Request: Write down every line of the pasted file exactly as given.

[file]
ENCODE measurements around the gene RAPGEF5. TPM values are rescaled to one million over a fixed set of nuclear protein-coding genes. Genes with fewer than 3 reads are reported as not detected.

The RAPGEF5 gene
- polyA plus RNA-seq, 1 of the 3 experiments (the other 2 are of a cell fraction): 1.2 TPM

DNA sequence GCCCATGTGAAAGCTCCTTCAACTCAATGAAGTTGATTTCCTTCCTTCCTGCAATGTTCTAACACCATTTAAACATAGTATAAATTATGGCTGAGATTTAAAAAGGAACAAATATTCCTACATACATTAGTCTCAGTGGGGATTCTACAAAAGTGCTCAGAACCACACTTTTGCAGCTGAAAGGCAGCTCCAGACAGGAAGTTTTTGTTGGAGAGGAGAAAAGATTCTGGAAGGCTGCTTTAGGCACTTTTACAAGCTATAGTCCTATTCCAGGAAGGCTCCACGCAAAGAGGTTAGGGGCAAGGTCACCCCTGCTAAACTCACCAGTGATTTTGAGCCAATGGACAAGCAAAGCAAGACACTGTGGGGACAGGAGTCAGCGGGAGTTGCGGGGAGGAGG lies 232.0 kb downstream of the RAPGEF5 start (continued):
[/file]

ENCODE measurements around the gene RAPGEF5. TPM values are rescaled to one million over a fixed set of nuclear protein-coding genes. Genes with fewer than 3 reads are reported as not detected.

The RAPGEF5 gene
- polyA plus RNA-seq, 1 of the 3 experiments (the other 2 are of a cell fraction): 1.2 TPM

DNA sequence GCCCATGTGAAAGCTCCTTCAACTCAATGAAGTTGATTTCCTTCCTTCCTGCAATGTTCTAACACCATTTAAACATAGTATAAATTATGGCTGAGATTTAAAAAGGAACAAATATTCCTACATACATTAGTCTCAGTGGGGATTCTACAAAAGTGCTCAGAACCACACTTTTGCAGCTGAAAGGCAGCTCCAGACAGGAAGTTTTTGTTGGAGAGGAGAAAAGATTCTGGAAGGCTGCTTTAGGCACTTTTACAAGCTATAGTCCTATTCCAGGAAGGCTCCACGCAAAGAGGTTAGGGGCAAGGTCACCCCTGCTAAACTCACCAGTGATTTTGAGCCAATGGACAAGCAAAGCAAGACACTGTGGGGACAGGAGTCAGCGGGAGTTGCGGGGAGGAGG lies 232.0 kb downstream of the RAPGEF5 start (continued):